The Scotsman Sessions #230: Sezar Alkassab

Welcome to the award-winning Scotsman Sessions. With performing arts activity curtailed for the foreseeable future, we are commissioning a series of short video performances from artists all around the country and releasing them on, with introductions from our critics. Here, comedian Sezar Alkassab reflects on some of the differences between wedding etiquette and funeral etiquette

Scottish podcaster, filmmaker and stand-up comic Sezar Alkassab was all set for a big 2020 on live stages when the plug was well and truly pulled in March. Dates across the UK and in Sweden, the Czech Republic and France were cancelled, and his focus shifted temporarily away from comedy to filmmaking.

“At that point, I was very motivated and driven with my comedy," he says. “I had a solo show which was getting good reviews and positive feedback, and my plans were to do as many shows as I could, and try to film them so I could create some clips. However, looking back, I'm actually happy with where I am now and the perspective I now have. I'm still as motivated and driven as I was back then, but not as narrow-minded.”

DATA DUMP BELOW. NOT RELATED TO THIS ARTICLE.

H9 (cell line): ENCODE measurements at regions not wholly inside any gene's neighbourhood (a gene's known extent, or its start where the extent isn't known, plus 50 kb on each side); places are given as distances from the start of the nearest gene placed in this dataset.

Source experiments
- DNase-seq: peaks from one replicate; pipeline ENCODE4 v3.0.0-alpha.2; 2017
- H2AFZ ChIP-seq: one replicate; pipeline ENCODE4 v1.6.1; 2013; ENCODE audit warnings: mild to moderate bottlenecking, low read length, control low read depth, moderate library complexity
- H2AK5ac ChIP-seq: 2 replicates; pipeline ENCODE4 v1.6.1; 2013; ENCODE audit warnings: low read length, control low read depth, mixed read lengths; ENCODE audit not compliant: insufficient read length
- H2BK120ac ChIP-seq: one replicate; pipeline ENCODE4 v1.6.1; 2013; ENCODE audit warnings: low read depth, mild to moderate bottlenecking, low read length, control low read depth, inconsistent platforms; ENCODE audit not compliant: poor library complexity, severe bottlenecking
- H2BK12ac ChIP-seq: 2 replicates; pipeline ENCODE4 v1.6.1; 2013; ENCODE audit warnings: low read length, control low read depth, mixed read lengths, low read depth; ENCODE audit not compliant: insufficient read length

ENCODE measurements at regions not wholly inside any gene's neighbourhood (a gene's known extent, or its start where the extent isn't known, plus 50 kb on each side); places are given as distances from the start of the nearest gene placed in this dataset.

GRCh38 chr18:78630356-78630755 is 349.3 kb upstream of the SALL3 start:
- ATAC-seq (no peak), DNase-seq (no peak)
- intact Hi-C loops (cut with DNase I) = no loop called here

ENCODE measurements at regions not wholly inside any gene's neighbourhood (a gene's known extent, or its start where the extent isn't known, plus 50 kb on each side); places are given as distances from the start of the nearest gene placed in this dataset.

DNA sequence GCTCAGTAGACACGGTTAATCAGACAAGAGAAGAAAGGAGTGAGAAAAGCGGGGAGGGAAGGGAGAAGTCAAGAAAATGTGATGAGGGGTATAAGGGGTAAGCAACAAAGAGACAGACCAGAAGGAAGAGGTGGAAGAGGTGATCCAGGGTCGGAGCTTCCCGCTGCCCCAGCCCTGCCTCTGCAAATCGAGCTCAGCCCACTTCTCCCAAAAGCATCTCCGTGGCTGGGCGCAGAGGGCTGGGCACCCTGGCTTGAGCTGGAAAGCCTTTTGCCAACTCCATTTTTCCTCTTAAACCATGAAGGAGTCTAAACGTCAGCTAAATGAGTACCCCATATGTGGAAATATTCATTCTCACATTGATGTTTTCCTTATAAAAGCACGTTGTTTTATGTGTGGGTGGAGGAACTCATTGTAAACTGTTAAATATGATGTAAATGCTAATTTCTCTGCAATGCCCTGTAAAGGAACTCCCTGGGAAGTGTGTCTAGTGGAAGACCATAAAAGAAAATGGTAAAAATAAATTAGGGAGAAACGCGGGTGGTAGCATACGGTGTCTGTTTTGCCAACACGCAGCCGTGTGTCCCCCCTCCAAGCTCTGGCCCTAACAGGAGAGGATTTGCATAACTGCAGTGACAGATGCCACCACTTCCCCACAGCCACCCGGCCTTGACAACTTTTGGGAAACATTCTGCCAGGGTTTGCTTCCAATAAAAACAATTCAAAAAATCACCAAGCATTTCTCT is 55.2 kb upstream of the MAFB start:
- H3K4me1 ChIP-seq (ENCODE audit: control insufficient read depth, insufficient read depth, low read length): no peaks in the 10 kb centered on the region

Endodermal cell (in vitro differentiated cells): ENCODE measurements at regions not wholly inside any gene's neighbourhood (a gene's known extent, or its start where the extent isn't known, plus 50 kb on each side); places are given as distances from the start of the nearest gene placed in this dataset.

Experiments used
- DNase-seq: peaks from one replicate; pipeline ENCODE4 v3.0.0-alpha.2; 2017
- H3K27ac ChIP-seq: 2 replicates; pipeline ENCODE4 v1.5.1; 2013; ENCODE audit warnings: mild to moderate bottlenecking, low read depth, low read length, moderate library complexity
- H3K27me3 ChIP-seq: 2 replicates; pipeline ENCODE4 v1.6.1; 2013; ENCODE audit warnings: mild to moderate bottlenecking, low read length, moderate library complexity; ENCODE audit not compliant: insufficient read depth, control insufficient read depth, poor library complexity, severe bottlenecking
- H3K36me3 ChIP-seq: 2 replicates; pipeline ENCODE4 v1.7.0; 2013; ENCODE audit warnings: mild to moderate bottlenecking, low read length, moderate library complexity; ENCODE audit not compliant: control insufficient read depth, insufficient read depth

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As the live circuit prepares to slowly crawl back up onto its feet, Alkassab, like everyone else, is excited but unsure what a “new normal” comedy world will look and feel like. “In general I’m optimistic, though my gut feeling is that it will take a while before people get comfortable sitting so close to each other again. However, over time it will return to the way it was before, and people will want to watch live comedy, particular those who enjoy an evening out but in a structured event like a comedy night.”

For Alkassab, the content of all those future shows will be just as important as simply getting ourselves back into comedy rooms, but he’s keen to avoid the c-word if possible. “In the open-mic circuit I think top comedians will be able to create lots of material on various topics. Personally, I hope it won't be Covid-related jokes, as I think the general public is tired of hearing about lockdown and want to hear something original. For myself, I do often talk about a personal experience or opinion, and have no intention of being a voice of the people. I want to joke and not discuss serious topics.”

For more on Sezar Alkassab, visit

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